From creep to floodgate: Product placement and fake news
SHOWCASE | January 12, 2007
Panelists at Media Reform convention ridicule actors giving their all for Oreos, Crest, etc.; Donald Trump’s show was said to be the worst. And then there’s those corporate- or government-produced VNRs.
By John Branston
MEMPHIS—Product placement is running rampant on television, and the people who write the programs aren’t happy about it.
“Over the past two years, creep has become floodgate,” says Patric Verrone, president of the Writers Guild of America and a former joke writer for Johnny Carson and The Simpsons.
Verrone’s panel at the National Conference for Media Reform was one of the most entertaining of an otherwise dead-serious session on product placement and its evil twin, the video news release, or VNR. He showed clips of actors giving it their all for Oreos, Olay, Crest, Scope, and Wendy’s in contrived plots of sitcoms and reality shows.
[Audio feeds of the panel sessions and video of some of the main speakers are put on the Freepress’s conference Web site as they become available. Other Nieman Watchdog stories on the conference can be found here.]
“Reality shows are the worst,” with The Apprentice (Donald Trump) at the top, or bottom as it were, of the list. “I think the viewership votes with its feet. That killed The Apprentice.”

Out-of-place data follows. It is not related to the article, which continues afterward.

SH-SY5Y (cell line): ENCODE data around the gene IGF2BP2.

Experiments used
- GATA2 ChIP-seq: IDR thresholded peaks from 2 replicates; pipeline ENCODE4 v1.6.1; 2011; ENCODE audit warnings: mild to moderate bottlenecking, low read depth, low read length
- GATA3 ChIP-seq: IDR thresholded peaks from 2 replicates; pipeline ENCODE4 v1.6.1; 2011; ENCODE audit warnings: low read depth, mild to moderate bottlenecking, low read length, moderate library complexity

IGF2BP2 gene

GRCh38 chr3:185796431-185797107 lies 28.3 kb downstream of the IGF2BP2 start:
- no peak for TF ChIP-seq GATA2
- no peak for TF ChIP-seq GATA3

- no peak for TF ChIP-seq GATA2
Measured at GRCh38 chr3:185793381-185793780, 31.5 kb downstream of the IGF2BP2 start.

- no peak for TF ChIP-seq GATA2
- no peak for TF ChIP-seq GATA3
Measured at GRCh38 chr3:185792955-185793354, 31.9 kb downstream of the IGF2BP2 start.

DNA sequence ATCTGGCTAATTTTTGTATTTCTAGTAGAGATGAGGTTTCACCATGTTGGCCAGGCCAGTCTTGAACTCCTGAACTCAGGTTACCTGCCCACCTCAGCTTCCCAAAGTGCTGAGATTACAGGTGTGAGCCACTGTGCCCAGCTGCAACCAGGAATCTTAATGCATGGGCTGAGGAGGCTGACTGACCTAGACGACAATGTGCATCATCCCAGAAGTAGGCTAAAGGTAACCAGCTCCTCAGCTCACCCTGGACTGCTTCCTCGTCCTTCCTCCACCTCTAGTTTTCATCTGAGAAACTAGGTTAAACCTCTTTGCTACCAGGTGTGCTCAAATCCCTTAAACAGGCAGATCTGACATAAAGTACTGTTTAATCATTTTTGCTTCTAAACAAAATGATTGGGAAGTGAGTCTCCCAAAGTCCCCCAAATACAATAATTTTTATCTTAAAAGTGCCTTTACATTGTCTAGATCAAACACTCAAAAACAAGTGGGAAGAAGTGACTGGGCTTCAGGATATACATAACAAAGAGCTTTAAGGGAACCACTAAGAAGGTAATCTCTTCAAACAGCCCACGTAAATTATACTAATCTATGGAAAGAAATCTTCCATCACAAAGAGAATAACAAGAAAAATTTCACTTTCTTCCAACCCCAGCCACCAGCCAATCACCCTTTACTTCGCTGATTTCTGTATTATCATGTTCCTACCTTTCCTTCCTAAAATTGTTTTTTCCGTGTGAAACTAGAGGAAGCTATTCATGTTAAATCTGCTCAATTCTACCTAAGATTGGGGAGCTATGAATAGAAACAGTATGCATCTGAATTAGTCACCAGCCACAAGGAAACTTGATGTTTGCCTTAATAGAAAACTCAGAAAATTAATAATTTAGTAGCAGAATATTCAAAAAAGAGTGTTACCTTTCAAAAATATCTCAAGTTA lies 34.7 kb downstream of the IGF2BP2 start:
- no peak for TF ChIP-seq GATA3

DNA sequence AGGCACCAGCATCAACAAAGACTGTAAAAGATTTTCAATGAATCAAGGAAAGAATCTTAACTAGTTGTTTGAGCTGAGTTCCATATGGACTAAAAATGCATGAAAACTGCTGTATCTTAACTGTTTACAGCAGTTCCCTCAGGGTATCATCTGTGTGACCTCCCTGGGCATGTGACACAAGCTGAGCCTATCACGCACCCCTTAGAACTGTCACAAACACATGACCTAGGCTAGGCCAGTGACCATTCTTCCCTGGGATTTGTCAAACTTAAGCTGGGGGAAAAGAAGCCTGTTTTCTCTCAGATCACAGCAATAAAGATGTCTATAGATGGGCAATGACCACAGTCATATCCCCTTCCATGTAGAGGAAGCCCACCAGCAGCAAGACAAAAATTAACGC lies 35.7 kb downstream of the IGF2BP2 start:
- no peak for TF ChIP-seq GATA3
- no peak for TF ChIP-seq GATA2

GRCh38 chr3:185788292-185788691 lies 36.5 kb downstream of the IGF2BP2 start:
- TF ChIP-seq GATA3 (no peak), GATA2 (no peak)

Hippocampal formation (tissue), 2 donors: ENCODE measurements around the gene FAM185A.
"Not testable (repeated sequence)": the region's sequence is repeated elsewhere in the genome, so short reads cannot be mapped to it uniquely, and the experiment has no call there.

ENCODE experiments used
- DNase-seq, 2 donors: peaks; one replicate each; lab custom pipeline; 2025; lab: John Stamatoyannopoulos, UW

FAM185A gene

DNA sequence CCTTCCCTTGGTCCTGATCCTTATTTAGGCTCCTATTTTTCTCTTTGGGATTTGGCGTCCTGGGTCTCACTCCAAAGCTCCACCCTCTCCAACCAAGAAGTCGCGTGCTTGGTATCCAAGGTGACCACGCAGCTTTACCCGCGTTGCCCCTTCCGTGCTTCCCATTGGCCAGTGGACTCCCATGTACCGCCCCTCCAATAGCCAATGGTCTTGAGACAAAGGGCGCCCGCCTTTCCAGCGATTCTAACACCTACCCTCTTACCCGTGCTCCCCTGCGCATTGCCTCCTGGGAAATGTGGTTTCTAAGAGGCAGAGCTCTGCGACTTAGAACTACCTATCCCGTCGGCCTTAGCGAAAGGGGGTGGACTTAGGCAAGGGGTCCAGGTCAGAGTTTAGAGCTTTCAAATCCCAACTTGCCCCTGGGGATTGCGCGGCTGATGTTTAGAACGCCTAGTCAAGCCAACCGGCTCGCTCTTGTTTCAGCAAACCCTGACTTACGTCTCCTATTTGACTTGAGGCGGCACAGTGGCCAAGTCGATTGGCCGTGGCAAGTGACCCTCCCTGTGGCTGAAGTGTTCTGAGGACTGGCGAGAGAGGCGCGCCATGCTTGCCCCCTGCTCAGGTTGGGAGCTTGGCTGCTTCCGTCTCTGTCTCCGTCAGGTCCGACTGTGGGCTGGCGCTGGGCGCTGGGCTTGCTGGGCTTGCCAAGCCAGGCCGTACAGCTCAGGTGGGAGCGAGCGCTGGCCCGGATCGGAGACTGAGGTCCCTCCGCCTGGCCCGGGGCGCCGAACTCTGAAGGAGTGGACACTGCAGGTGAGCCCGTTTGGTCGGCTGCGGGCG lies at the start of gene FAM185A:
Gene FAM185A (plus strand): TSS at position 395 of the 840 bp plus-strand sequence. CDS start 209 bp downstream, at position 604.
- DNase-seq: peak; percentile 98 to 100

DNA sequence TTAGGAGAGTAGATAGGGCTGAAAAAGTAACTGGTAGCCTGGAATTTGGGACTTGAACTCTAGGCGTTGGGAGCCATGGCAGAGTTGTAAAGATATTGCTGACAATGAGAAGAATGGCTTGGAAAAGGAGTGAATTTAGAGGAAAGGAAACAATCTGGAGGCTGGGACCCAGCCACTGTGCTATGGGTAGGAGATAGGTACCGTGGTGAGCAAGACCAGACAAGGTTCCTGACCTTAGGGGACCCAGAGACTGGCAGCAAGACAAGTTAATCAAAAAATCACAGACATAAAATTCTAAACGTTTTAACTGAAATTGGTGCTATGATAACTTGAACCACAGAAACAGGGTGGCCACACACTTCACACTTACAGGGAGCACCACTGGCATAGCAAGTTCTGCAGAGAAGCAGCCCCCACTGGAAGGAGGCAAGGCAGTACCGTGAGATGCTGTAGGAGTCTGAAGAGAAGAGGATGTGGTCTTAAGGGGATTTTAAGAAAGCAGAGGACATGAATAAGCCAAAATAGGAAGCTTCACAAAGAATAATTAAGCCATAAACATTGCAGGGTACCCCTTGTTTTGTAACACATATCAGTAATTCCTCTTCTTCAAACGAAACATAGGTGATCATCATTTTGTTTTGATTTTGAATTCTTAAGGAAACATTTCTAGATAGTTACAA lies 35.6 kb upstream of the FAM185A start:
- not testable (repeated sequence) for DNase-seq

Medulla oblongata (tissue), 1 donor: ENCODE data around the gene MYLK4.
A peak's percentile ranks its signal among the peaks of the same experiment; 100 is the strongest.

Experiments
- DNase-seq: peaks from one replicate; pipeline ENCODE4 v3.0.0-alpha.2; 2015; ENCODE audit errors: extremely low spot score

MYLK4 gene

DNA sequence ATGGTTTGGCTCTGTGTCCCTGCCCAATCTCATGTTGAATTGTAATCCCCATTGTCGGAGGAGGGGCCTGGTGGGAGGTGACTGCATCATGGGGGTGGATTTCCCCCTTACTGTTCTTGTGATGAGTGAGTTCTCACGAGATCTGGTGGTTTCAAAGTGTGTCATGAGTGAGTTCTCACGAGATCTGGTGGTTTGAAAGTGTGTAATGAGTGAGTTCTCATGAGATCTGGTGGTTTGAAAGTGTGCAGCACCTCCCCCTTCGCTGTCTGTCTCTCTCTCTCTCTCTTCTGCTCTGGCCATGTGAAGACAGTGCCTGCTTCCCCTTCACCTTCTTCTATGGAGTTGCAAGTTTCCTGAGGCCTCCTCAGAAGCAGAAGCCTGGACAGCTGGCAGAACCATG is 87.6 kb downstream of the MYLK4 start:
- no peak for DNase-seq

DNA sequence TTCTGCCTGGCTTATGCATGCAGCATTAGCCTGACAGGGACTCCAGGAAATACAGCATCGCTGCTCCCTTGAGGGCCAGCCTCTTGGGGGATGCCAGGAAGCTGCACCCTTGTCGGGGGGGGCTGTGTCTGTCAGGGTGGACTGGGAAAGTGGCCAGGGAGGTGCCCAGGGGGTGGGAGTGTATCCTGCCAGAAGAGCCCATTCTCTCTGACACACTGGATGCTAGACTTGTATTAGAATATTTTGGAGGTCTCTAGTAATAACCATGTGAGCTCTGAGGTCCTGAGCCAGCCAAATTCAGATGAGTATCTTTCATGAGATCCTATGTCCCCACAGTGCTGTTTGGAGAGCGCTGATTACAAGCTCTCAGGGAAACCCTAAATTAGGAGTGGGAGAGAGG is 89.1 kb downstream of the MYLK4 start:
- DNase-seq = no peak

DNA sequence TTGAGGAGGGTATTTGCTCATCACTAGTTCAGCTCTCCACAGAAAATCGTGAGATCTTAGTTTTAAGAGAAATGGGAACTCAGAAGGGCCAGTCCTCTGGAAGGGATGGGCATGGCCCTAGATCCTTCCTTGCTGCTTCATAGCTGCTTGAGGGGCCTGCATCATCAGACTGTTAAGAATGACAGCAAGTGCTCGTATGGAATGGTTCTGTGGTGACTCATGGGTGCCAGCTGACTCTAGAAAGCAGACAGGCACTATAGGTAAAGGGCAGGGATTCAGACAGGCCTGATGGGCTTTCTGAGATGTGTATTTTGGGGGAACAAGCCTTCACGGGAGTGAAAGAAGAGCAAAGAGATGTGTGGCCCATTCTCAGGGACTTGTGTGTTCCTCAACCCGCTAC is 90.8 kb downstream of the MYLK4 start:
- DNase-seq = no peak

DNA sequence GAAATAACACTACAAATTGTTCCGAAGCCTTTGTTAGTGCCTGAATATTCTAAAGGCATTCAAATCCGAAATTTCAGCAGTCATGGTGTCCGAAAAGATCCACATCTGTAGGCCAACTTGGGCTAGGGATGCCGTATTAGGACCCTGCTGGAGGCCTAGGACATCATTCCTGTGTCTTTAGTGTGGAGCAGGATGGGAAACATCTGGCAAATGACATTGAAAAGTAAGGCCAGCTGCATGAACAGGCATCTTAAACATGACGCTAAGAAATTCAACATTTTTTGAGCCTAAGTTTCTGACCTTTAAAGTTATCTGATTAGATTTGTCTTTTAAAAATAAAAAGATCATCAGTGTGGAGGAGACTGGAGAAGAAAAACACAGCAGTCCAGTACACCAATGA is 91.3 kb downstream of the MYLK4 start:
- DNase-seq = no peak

“Seinfeld’s” Junior Mint episode was, to Verrone, the rare example of a product placement that worked as part of the show, but in general he and his fellow writers would like to see them disclosed if not disappear.
“Shows have to get ratings, and shows on the bubble are much more subjected to this thing,” he said. “People are being advertised to when they expect to be entertained.”
And when they think they’re watching hard news. Diane Farsetta of the Center for Media and Democracy says the corporate-produced video news release has found its way into hundreds of news casts monitored by the center, including large markets such as New York and Boston. They’re usually aired without disclosure during news casts on, say, the impact or non-impact of global warming on hurricane frequency.
“The solution must be at the policy level,” she says. “There is next to no chance the television station is going to tell you where they came from.”
Panelist Granville Williams of the British-based Campaign for Press and Broadcasting Freedom proposed the UK model of simply banning product placement rather than educating viewers, especially young ones, to spot it. Education in “media literacy” can simply be a “Trojan horse” to get more advertising in schools.